SMSF Trustee Cash Conundrum

The SIS Act requires SMSF trustees to act in the best interest of all fund members or beneficiaries.

Are SMSF trustees remiss in their duty if they do not search for current market rates for their cash investments?

Australian bank deposits carry a high level of security due to the federal government deposit guarantee.[1] The enhanced security adds to the high-quality of Australian bank balance sheets, itself a function of sound prudential regulation.

Investors cannot reasonably demand a high-risk premium, yet nothing prevents SMSF trustees from finding the most attractive deposit rates. They are duty bound to do so.

Ever changing strategies can result in some banks offering higher rates from time to time to attract deposits in order to satisfy prudential regulations.

15 banks now face a new Basel Committee liquidity standard called the NSFR.[2] APRA believes the other Authorised Deposit Taking Institutions (ADI’s), essentially banks, would not benefit from the standard because their balance sheets are not complicated.

The new liquidity standard could increase the need for term deposits across a variety of maturities. APRA’s intention is for the NSFR to come into effect from
1 January 2018. The standard aims to establish stable funding for a bank’s assets over a one-year time horizon.[3]

Stricter bank liquidity regulations might tilt the bargaining power in favour of SMSFs. Even a slight tilt is valuable as every basis point counts, although SMSF trustees will need to research thoroughly to take advantage of the offers.

SMSF trustees seek optimal returns for their defensive portfolio just as they are for equities or property. Cash is a material asset class making up over 25% of SMSF total assets.[4]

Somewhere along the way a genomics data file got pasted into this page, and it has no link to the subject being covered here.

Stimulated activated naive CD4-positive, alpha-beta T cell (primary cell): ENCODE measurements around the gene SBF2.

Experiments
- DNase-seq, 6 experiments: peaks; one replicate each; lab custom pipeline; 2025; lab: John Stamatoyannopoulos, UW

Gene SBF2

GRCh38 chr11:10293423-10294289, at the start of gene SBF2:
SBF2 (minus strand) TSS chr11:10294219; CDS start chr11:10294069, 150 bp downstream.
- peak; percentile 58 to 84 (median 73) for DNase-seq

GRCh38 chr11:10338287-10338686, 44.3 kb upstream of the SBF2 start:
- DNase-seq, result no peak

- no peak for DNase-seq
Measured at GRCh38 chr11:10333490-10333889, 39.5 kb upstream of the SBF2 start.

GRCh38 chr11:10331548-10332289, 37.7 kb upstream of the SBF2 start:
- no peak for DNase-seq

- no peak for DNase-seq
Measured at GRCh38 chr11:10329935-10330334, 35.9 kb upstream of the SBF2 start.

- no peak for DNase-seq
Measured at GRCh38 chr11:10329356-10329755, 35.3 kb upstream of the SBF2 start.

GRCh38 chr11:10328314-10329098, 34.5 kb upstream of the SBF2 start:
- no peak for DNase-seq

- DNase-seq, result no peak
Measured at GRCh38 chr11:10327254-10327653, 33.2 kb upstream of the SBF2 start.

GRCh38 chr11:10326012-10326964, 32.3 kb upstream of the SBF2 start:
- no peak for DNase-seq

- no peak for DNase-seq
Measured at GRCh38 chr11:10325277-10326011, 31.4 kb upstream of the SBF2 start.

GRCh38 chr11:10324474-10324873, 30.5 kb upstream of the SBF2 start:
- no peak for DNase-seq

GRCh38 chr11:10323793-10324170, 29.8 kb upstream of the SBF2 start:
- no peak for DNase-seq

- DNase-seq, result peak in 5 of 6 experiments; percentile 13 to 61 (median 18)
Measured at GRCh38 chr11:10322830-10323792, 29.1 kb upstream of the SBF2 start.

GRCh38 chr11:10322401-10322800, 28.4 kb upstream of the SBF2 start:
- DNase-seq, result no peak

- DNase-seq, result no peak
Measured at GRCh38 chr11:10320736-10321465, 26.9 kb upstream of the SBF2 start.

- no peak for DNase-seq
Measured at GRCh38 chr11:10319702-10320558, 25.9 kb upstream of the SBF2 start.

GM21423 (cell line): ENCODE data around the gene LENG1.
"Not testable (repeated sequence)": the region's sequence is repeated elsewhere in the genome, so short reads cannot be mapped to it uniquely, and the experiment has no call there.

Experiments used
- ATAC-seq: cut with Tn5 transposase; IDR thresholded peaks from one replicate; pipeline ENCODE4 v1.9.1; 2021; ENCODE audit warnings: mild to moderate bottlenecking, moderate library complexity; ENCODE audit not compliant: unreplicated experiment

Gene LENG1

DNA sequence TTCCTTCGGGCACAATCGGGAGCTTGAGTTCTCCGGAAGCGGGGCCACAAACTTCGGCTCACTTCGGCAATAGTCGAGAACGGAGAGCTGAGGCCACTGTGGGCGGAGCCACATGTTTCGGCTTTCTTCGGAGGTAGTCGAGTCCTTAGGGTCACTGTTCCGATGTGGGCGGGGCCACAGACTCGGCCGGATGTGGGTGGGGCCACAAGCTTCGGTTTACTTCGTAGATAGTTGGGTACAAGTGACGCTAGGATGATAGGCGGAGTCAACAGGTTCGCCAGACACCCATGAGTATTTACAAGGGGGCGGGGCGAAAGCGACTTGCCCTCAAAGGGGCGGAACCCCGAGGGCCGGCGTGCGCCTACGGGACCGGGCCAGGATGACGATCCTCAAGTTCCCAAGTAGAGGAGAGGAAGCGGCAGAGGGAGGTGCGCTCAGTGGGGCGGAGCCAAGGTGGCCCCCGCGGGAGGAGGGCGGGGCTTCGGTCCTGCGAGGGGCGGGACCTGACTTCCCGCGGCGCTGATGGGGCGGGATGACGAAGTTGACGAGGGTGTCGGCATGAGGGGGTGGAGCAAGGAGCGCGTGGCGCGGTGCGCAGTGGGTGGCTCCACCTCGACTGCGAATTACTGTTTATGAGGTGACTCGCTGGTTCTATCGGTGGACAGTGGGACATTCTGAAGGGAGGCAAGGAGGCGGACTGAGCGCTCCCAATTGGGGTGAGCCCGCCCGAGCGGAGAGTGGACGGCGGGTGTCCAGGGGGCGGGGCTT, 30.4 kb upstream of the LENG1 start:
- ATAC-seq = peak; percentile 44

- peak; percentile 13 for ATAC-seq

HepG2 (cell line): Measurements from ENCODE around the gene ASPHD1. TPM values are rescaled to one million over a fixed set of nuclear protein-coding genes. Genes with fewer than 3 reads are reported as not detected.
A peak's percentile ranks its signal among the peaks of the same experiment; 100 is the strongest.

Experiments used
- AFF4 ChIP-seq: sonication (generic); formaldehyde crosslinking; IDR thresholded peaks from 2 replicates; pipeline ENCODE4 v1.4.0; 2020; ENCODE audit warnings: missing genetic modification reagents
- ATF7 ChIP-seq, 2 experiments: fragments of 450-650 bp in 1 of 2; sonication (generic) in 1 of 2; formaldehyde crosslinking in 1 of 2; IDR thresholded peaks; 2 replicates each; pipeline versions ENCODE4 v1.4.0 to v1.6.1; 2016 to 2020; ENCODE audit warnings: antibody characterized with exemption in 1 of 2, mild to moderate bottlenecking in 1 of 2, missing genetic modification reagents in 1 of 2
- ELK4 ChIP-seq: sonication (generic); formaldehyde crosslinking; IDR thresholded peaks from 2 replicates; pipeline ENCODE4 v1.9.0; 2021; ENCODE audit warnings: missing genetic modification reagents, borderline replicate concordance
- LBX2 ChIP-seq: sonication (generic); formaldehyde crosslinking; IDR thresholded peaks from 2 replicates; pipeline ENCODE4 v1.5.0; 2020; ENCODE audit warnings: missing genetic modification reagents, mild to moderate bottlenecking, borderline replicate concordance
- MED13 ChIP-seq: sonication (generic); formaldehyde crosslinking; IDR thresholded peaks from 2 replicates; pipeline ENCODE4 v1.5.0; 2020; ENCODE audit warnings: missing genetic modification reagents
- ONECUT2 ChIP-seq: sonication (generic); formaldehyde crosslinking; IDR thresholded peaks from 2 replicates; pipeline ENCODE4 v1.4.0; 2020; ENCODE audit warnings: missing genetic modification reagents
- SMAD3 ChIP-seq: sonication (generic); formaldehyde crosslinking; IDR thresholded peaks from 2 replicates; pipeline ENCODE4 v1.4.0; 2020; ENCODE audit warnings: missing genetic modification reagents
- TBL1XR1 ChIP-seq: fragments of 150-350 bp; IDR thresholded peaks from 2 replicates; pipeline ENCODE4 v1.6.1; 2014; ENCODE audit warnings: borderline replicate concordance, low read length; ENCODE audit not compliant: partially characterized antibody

Every basis point is significant in preparing for a better life in retirement.

Fortunately, the task of assessing and comparing deposit risk is made easier by the equalising effect of the Australian government guarantee, the quality of prudential regulation, and the systemic importance of even minor banks.

A bank deposit loss of any magnitude is politically unacceptable.

So risk comparison is made easier, however the logistics of changing banks is a nightmare.

  • Banks make it so hard to switch deposits
  • I don’t have the time to visit a bank branch, close my account, and visit another bank’s branch to reopen an account
  • My stock portfolio matters more, it makes all the money and it’s fun to manage

Such misconceptions should belong to the past with fintech solutions helping to make every basis point count.

SMSF trustees are not living up to their obligations if they do not make the effort.

 

[1] See http://www.guaranteescheme.gov.au/
[2] Net Stable Funding Ratio
[3] APRA consultation package on the Net Stable Funding Ratio, Media Releases, 29/09/2016, www.apra.gov.au
[4] https://www.ato.gov.au/about-ato/research-and-statistics/in-detail/super-statistics/smsf/self-managed-super-fund-statistical-report-march-2016/?anchor=Assetallocation#Assetallocation

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